The secretaries of Defense and Veterans Affairs have new marching orders on the effort to combine their two electronic medical records systems: Go faster.
DoD and VA already are working on combining their separate electronic medical records into a single, seamless one. The departments’ current plan calls for a shutdown of their legacy patient record infrastructures — DoD’s AHLTA and VA’s VistA — by 2017, at which point they would be replaced by a joint system. Some of the initial capabilities of the Integrated Electronic Health Record are scheduled to go online in San Antonio, and Hampton Roads, Va., by 2014.
But Defense Secretary Leon Panetta said he and VA Secretary Eric Shinkseki want to move the timeline to the left.
“Today, both Secretary Shinseki and I agree to develop a joint DoD-VA plan for accelerating this program, to try to integrate our health care systems,” he said. “And what we said is that we want to be able to meet or beat the schedule that we’ve established as targets here. We’ve asked that that plan be presented to us by early January. We’ve got to do everything we can to move this on a more expeditious path.”
Spokesmen for DoD and VA both said there was no specific revised timeline yet. More details on the new strategy won’t be available until the DoD-VA Integrated Program Office presents its plan to the secretaries a month from now, they said.
11th meeting of the secretaries
Panetta spoke at a joint press conference with Shinseki after the leaders of the government’s two biggest departments conducted their 11th meeting on better integrating their operations.
They used the joint briefing also to announce what they promised would be major changes to the program that helps separating service members prepare for their return to civilian life. Under orders from Congress in the Vow to Hire Heroes Act, the Transition Assistance Program (TAP) is now a mandatory program for everyone who leaves military service, effective immediately.
“We’ve got a large number of individuals in the military that are going to transition over these next few years in terms of our force structure, and we’re going to have a lot of people going into this system,” Panetta said. “I’m delighted to report that we’re very satisfied that the requirements of the Vow Act have been fully tested in terms of effectiveness at all 206 installations and is ready to go. We’re on track to implement additional tracks for service members interested in education and technical training and entrepreneurship by October 2013.”
DoD said the redesigned program will be called Transition GPS. It’s a partnership between the Pentagon, VA and the Department of Labor and will bring together various agency activities that have had the same mission up until now but haven’t necessarily been integrated.
Requiring departing service members to get briefings about VA benefits and attend employment workshops run by Labor is phase one. As the program matures, the Pentagon wants the military services to start preparing service members for transition long before they take off their uniforms. Panetta instructed the departments of the Army, Navy and Air Force to come up with plans to give their service members transition training at several points throughout their military careers, the Pentagon said.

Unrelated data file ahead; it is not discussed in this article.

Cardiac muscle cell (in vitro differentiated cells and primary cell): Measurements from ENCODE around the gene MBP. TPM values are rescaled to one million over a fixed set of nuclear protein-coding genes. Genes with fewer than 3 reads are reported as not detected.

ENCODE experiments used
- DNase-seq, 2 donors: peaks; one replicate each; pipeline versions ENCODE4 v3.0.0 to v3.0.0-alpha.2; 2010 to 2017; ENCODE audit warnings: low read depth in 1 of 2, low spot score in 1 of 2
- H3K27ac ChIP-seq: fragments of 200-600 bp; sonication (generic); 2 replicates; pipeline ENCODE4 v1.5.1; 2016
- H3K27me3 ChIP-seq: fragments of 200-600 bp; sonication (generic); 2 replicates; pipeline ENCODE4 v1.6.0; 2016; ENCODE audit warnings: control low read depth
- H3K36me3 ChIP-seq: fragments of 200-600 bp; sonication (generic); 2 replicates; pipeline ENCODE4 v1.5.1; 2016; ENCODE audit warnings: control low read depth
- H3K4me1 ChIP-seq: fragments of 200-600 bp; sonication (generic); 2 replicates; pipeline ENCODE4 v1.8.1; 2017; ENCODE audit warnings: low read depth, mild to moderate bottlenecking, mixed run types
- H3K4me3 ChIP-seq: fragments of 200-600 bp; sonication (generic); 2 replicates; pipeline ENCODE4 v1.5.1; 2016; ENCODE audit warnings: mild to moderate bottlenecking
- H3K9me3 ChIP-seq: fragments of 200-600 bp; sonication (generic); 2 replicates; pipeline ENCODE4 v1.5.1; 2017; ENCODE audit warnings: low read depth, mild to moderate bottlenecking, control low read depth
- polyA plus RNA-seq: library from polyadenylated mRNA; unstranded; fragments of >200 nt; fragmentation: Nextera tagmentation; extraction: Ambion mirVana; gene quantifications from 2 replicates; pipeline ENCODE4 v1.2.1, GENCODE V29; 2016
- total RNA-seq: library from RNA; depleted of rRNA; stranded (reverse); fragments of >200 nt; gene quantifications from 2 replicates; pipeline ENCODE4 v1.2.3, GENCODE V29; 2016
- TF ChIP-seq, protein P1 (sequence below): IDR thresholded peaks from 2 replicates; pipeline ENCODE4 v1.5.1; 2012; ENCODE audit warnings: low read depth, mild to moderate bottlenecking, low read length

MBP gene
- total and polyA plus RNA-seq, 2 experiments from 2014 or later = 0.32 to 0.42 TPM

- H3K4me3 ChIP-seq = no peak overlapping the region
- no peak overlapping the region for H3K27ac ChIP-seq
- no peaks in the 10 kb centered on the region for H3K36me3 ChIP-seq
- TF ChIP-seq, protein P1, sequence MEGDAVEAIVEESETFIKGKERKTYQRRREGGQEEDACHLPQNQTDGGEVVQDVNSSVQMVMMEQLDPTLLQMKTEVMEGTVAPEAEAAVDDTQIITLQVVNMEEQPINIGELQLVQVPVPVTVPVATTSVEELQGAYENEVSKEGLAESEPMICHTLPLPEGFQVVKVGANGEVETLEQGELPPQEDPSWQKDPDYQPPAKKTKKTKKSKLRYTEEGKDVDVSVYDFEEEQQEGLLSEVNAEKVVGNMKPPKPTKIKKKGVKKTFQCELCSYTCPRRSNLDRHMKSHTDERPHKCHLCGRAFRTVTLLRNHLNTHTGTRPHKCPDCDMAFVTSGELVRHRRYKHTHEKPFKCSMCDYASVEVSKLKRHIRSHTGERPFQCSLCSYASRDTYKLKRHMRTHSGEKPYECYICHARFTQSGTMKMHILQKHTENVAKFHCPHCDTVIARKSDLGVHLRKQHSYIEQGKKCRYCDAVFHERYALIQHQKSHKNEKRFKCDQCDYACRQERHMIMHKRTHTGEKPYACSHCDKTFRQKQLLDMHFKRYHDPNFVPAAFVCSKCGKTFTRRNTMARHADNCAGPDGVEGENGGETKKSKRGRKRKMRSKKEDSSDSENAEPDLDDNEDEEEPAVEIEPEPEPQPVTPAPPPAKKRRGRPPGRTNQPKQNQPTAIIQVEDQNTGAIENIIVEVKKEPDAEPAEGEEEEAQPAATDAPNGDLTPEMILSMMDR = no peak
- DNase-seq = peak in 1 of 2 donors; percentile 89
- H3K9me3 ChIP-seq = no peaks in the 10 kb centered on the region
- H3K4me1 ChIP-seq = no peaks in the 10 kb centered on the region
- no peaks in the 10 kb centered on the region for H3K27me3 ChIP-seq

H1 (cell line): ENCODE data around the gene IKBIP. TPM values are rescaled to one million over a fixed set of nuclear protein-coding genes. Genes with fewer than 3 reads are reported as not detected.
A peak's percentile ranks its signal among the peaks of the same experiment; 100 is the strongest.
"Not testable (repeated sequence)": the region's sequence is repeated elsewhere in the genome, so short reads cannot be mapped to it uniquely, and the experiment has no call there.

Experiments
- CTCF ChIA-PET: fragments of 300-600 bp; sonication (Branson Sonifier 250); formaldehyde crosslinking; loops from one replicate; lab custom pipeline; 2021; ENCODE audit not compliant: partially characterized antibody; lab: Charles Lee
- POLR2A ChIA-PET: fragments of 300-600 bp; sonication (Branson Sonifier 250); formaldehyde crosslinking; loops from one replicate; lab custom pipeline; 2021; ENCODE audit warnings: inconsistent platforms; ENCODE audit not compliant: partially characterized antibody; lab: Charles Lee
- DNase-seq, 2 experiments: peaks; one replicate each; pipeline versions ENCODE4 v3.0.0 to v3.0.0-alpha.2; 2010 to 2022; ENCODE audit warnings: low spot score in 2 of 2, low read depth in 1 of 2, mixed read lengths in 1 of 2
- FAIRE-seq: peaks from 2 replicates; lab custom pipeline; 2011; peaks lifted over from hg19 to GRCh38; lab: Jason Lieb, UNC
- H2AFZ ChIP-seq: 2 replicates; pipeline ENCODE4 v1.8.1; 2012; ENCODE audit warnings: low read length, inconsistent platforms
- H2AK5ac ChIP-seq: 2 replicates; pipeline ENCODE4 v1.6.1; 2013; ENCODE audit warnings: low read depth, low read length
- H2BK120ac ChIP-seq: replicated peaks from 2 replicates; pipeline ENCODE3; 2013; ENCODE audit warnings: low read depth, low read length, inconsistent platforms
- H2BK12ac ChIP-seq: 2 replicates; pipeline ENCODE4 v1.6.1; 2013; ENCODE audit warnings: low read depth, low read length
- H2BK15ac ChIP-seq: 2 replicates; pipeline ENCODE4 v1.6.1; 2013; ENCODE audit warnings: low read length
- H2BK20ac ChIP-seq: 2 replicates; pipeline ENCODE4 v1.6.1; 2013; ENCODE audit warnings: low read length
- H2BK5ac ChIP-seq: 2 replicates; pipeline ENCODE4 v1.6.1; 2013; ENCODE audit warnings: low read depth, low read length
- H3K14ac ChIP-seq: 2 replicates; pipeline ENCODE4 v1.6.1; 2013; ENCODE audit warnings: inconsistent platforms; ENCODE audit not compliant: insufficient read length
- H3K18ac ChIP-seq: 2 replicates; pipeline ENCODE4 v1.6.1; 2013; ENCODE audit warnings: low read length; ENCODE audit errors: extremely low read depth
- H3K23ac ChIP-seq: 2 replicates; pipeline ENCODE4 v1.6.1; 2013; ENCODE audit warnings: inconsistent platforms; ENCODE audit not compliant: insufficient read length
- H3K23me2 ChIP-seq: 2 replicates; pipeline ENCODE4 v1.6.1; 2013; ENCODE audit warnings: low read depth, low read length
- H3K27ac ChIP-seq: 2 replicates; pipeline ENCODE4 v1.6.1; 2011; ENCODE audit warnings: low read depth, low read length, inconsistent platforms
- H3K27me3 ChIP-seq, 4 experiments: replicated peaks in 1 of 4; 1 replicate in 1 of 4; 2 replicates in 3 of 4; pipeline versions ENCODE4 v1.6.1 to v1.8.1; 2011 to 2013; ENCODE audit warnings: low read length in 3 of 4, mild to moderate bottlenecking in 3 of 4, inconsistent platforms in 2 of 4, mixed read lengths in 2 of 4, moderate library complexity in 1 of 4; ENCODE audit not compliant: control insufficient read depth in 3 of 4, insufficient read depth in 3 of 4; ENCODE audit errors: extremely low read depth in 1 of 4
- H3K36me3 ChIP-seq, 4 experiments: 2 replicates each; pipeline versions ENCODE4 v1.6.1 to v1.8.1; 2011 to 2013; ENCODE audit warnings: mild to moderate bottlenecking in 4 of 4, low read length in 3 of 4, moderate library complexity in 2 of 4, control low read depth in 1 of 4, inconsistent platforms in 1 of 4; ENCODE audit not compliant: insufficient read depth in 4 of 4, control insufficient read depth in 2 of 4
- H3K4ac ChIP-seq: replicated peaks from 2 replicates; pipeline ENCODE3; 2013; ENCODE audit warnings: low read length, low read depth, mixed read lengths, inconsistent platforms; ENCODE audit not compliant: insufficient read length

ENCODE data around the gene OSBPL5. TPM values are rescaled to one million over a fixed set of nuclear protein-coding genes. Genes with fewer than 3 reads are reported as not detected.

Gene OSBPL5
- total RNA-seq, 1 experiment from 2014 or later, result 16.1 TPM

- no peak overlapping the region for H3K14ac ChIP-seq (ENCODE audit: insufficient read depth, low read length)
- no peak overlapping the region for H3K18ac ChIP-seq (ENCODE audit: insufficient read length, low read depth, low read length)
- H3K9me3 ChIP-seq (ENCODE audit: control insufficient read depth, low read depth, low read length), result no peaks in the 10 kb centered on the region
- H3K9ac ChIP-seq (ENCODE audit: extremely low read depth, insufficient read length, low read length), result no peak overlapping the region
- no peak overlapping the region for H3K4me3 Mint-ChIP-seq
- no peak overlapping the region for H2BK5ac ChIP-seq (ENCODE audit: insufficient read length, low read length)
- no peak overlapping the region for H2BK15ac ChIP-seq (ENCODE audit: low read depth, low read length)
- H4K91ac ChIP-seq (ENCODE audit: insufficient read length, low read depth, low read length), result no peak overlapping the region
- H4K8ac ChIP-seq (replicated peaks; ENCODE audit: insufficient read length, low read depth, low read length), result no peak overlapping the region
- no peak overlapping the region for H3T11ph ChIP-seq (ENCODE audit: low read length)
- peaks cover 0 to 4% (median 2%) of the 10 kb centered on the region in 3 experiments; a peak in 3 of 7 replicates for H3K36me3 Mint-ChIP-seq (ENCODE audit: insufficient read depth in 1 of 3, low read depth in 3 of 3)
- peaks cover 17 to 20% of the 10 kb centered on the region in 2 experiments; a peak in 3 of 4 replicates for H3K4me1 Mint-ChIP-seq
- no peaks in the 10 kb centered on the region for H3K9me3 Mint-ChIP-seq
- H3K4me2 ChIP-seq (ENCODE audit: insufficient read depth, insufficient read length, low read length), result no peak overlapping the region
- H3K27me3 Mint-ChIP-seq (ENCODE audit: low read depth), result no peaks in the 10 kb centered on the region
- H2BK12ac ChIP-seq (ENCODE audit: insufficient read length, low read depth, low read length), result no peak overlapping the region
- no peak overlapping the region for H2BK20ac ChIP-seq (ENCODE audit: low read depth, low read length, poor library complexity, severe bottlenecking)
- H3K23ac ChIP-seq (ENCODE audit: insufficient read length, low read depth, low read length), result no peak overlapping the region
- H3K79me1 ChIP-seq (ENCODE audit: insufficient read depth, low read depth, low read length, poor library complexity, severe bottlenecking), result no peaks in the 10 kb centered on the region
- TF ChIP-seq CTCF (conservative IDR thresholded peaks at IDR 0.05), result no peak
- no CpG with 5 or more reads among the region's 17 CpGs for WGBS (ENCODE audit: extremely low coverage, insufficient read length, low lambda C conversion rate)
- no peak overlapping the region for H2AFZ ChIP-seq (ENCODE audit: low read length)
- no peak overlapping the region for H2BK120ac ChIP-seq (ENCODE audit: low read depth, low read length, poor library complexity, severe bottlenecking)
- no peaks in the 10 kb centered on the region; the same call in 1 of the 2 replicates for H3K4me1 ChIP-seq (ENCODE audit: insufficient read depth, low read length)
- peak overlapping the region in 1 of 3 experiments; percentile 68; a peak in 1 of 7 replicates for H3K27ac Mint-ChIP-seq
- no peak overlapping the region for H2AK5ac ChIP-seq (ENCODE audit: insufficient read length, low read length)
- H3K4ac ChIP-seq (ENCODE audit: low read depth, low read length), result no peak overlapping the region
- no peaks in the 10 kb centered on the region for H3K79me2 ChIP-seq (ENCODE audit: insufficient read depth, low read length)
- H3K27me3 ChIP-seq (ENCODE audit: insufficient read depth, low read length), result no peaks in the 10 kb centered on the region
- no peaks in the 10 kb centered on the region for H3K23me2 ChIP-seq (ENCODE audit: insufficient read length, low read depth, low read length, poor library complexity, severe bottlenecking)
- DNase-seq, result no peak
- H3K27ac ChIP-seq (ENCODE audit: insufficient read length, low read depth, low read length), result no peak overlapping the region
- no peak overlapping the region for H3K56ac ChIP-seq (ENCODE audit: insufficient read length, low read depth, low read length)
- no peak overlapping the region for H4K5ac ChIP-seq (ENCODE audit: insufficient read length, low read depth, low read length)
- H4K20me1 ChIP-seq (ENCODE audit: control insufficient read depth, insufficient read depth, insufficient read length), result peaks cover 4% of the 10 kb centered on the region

But whether military members successfully make the transition to civilian employment or not, it’s still far too difficult for them to receive VA benefits, due in part to the paper-based process that’s still used by the Veterans Benefits Administration, Shinseki said. VA hopes the Veterans Benefits Management System will solve that problem.
“In this department, we have one of the country’s best electronic health records, but in our benefits administration, we’re paper-bound,” he said. “So we’ve been developing this tool for the last two years. It’s in the process of being fielded now. It’ll be at 18 of our regional offices before the end of December. And we’ll be fully fielded with this automation system in 2013. That puts us on track to eliminate the backlog [of benefit claims] as we have indicated we would in 2015.”
Panetta said to make future veterans claims easier, his department also has agreed to conduct more detailed exit physical exams on service members when they leave the military.
“And what that does is it helps expedite the process, so that we don’t have to go far back into their past to try to determine whether that claim is valid or not,” he said. “This will help ensure that if a service member wants to file a claim in the future, the VA will have the health information they need from DoD at their fingertips and more quickly process that claim.”
Shinseki acknowledged DoD and VA have a lot of work to do toward making their IT systems and business processes more interoperable. But the ultimate goal is to make the handoff of healthcare and benefits responsibility completely seamless.
“Our meetings are all about focusing on making sure that those transitions are truly seamless, so that an individual who is raising their right hand and taking the oath of allegiance, swearing into the military today, when they choose to leave a few years down the road, whether it’s three or 20, that those records are already resident in the VA system,” he said.